Decided: June 6, 1956.
IN THE MATTER OF THE APPLICATION OF WELSH PRODUCERS COOPERATIVE MILK MARKETING ASSOCIATION, INC., FOR A LICENSE TO OPERATE AS A MILK DEALER IN THE STATE OF NEW JERSEY
Clapp, Jayne and Francis. The opinion of the court was delivered by Francis, J.A.D.
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The Director of the Office of Milk Industry refused to grant a milk dealer's license to appellant, Welsh Producers Cooperative Milk Marketing Association, Inc., under N.J.S.A. 4:12-1 et seq. The propriety of his action is challenged by this appeal.
The Milk Control Act invests the Director with broad authority to fix "the price at which milk is to be bought, sold, or distributed"; to "regulate conditions and terms of sale"; to "supervise, regulate and control the entire milk industry in the State of New Jersey, including the production * * * sale or resale," and to do everything necessary "to control or prevent unfair, unjust, destructive or demoralizing practices" in the industry. N.J.S.A. 4:12 A -21. More specifically, he may fix the minimum prices to be paid to the producer and the resale prices to be charged by milk dealers to other milk dealers and to consumers. N.J.S.A. 4:12 A -22.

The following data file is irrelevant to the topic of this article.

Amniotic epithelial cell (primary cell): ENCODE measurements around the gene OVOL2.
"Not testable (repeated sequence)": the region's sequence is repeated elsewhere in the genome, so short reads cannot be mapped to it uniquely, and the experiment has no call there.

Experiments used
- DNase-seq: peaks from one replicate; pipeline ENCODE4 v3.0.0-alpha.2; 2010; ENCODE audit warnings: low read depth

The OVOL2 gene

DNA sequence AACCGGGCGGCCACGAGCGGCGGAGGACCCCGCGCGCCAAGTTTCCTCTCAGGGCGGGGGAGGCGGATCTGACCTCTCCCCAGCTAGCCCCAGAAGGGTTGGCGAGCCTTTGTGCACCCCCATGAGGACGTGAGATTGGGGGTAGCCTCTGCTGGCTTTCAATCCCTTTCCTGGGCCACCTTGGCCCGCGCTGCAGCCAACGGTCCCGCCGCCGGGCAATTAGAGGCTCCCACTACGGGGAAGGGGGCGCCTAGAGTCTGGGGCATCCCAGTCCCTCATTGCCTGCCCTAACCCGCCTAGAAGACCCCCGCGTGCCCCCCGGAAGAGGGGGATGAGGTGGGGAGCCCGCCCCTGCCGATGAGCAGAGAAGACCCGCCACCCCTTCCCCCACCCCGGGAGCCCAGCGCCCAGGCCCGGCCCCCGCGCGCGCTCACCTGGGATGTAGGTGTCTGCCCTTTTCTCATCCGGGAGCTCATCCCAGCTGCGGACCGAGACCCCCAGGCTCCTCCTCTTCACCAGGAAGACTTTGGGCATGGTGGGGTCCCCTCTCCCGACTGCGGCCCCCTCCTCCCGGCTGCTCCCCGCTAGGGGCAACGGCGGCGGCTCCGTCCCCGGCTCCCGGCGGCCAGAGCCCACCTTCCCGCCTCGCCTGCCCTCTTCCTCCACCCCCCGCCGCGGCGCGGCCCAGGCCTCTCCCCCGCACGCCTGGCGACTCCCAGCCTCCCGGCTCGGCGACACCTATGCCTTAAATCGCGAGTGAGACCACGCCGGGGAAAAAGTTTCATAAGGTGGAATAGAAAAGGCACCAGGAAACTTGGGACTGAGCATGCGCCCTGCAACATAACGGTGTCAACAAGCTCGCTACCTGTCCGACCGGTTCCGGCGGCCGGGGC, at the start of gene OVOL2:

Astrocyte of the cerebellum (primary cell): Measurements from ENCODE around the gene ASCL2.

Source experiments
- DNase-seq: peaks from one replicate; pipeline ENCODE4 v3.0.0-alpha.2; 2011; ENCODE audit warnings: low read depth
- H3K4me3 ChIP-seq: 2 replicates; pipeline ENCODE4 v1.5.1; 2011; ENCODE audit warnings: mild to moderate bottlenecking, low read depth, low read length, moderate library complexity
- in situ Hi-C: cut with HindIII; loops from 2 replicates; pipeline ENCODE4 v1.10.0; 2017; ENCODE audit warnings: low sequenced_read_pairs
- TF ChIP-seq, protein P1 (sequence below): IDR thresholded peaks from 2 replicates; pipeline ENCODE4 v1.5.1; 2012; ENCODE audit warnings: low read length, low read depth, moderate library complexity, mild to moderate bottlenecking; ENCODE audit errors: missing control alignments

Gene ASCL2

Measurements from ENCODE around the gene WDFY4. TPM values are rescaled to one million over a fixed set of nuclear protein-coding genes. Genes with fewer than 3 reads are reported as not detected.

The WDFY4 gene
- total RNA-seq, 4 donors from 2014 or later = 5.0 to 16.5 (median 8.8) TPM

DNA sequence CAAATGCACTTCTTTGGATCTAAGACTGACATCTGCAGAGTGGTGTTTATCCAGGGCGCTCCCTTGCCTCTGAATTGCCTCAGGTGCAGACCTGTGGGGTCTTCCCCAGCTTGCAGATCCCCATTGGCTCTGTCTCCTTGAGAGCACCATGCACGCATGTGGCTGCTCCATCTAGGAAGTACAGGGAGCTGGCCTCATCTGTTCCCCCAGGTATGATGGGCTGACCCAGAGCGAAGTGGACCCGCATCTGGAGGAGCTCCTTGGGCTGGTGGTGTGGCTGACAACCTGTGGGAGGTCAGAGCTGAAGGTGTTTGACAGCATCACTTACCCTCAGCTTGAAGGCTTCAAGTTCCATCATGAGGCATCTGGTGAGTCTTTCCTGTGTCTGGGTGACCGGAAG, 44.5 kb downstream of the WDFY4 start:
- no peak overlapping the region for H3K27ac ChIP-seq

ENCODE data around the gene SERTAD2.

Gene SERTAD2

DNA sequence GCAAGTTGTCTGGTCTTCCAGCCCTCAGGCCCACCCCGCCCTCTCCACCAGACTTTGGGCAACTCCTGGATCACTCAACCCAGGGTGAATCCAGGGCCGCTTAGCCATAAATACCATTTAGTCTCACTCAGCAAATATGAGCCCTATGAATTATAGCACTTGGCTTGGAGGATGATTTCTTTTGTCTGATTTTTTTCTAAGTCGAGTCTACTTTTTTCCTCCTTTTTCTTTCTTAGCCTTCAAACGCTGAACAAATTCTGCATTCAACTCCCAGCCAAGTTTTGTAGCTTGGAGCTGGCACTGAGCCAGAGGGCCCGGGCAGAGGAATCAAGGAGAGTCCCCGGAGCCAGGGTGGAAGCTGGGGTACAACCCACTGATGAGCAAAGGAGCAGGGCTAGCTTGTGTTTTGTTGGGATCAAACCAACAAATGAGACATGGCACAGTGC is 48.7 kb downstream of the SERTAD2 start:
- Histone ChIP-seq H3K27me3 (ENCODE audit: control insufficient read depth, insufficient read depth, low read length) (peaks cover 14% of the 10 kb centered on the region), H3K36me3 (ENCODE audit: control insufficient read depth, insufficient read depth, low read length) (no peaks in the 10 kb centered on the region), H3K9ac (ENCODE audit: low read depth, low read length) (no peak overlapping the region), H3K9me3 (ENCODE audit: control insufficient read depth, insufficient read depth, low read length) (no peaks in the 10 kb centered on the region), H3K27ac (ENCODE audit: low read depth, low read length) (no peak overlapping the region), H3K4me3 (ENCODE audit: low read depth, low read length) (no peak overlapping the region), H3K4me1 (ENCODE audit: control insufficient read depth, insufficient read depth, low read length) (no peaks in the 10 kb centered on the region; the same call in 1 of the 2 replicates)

Milk dealers are required to be licensed and they are forbidden to handle or sell in this State milk which is obtained from a producer or other milk dealer directly or
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indirectly for a price less than the minimum fixed by the Director. N.J.S.A. 4:12 A -28, 29. And it is illegal for a licensee to operate under any "mutual or secret agreement, arrangement, combination, contract or common understanding, with any other licensee or person, firm, association or corporation, whereby the price for milk to be paid to producers in this State is reduced * * *." N.J.S.A. 4:12 A -30.